It's the Blu-ray I want to pay more attention to, because if you think this movie has looked glorious on past digital issues (and it certainly has), you are in for a revelation that will leave you smiling and speechless.  If you didn't know, you'd never EVER believe this was a seven-decades plus old movie.  It is absolutely pristine and spotless in a new 1080p transfer.  The colors are more vibrant and beautiful than ever before, and all the incredible detail of Walt Disney's imaginative direction renders through with a clarity I would dare say not seen since 1937 movie screens.

After a quick comparison, I cannot tell you that the effort Disney put into the DVD presentation is worth any less than four stars in its own right, but such a comparison is inherently unfair.  Or, at least it WOULD be, except that Disney gives us both in one package.  The DVD is clean, clear, and colorful, and will certainly make fans without Blu-ray exceedingly happy...but again, Disney uses Blu-ray technology to the absolute apex of its capabilities here.  There's nothing like seeing a true cinematic classic looking more stunning than ever before, and Disney and Blu-ray teamed together offer fans nothing less than that kind of experience.

Audio ****

Again, with this combo pack, you can opt for the experience your home theatre allows.  With both discs, you can experience the film with a restored original mono soundtrack...intriguing for purists, but for me, you have to go with one of the digital surround remixes.  On the DVD, you get the terrific Dolby Digital 5.1 mix, and on the Blu-ray, a brand new uncompressed DTS 7.1 offering.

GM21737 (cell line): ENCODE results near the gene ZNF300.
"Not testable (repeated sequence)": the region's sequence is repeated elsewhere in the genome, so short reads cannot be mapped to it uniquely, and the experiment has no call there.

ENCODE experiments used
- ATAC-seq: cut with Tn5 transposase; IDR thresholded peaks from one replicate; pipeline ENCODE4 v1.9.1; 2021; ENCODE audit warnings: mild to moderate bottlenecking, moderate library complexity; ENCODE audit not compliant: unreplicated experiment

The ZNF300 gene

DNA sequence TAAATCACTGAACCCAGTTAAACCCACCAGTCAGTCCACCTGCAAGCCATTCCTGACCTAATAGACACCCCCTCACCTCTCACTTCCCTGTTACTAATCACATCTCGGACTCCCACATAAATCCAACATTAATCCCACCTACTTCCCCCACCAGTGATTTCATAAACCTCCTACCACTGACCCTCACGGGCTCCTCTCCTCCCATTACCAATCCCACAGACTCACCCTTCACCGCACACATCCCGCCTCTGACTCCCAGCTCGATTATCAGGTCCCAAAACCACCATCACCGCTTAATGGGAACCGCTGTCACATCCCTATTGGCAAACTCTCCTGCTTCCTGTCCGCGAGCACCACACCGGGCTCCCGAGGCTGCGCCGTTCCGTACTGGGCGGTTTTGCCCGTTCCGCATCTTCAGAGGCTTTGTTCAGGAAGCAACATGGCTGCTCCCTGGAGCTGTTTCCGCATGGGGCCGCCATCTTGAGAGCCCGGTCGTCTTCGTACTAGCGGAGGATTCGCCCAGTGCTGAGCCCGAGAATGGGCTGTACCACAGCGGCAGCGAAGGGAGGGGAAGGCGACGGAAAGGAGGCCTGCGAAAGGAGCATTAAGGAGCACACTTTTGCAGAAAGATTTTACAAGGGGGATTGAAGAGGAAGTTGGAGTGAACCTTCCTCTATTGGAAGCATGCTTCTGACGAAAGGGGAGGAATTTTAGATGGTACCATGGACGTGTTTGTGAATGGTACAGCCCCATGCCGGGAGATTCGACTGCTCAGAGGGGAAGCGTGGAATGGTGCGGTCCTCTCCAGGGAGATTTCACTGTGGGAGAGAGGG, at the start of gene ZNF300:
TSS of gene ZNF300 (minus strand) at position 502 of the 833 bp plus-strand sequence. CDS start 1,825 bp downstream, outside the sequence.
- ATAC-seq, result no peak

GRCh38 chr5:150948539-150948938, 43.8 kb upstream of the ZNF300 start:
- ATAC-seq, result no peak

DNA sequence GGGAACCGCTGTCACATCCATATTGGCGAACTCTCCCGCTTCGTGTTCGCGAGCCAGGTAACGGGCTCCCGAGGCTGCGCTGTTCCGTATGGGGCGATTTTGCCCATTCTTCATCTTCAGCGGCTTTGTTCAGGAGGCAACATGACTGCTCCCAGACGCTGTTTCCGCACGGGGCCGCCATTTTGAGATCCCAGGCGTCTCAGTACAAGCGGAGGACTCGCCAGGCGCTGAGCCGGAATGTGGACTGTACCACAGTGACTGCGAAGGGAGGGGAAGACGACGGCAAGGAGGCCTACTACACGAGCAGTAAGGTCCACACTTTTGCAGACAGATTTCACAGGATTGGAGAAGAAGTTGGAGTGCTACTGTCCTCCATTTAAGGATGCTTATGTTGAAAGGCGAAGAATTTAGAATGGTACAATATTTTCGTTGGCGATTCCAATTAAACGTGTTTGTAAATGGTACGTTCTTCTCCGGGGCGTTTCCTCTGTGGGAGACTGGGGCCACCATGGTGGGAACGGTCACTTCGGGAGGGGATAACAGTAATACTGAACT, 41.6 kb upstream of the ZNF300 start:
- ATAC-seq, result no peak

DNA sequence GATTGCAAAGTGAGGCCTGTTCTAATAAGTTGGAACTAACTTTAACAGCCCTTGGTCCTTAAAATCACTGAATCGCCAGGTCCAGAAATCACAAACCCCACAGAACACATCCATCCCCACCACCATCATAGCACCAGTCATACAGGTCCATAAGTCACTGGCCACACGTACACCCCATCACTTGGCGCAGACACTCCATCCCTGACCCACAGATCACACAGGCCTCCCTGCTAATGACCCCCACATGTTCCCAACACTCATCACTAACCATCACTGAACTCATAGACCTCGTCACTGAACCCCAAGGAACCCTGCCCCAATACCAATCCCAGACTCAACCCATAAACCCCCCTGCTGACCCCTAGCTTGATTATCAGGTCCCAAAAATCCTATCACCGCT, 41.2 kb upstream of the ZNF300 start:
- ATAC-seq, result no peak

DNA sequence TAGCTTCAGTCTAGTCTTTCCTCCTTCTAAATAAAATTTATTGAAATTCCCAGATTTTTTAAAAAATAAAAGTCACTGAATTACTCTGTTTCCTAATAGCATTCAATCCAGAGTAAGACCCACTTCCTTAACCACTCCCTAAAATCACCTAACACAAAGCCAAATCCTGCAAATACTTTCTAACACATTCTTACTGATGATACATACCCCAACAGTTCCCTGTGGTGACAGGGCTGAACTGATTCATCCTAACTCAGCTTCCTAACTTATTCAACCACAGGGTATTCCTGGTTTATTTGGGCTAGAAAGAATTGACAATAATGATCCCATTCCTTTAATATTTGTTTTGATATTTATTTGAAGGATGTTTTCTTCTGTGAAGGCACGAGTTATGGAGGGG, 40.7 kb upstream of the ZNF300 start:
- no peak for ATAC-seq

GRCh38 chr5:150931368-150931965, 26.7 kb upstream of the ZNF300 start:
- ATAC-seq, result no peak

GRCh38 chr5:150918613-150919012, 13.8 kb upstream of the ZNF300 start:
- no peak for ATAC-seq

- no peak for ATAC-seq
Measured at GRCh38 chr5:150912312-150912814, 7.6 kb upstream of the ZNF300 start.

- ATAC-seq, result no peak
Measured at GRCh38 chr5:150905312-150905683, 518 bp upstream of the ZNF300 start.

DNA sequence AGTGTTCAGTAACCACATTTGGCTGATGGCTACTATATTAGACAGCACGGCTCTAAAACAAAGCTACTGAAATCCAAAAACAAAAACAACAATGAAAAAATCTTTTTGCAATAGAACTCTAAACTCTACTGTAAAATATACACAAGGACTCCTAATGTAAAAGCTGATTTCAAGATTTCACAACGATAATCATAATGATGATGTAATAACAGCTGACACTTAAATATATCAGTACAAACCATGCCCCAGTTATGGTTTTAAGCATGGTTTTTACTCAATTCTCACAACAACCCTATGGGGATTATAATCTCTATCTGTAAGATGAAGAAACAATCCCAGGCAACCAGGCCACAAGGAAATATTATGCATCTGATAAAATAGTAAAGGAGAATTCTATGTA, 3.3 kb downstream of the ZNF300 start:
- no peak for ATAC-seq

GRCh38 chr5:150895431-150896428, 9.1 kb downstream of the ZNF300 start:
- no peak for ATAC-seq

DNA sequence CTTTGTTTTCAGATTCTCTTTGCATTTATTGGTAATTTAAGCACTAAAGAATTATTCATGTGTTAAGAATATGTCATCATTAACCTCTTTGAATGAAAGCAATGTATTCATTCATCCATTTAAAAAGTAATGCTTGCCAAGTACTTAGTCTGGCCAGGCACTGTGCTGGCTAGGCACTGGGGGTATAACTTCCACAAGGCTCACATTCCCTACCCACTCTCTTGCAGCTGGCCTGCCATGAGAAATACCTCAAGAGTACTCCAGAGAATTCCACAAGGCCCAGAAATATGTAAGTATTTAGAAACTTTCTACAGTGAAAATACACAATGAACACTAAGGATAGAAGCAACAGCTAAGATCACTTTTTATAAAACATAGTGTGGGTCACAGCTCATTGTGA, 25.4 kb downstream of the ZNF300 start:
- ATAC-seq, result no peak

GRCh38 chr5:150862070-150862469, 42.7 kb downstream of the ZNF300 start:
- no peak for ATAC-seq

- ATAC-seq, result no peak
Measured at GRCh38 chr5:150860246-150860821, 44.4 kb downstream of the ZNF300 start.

Disney's use of technology for these new mixes is respectful; they don't try and create an experience that Walt never intended, but by opening up the dynamic range, giving the bigger scenes a little more space on the front and middle stages, and using the subwoofer to add a little more menace to the scarier scenes, the original experience is not lost, but simply enhanced.  And the musical orchestrations sound more vivid and lush than ever before...a wonderful audio presentation!

Features ****

This Signature Edition Blu-ray/DVD combo pack offers hours and hours of fun, informative and interactive features.  I'm sure to miss a few, so forgive me, but I will try to be as complete and organized as I can.

You can enjoy a commentary with animation historian John Canemaker, featuring archival clips of the late great Walt Disney offering his thoughts on his breakthrough achievement.  There is also a new music video for "Someday My Prince Will Come" from Disney Channel star Tiffany Thornton.

There is an extra that has Walt Disney himself speaking about this film, plus a discussion with modern artists on how Snow White started the whole Disney princess look.  There are also some fun facts hosted by Disney Channel star Sofia Carson.

A very cool and very new extra is the archival look at a film that was never made: "Snow White Returns".  Using recently discovered artwork and notes, we can get a feel of what a planned but ultimately scrapped sequel might have been like.  Some classic extras are here as well...two animated scenes that were never completed and cut from the film, including the famous soup bowl song and the dwarfs building a bed together.  Enhanced View mode fills the black bars at the left and right (this film is in its original 1.33:1 mode) with some lovely and comparable artwork from Toby Bluth.


A genuine classic has gotten the kind of treatment high definition fans would hope for, but thanks to this Signature Edition combo pack, all fans of Snow White and the Seven Dwarfs can enjoy a beautiful and feature-packed presentation.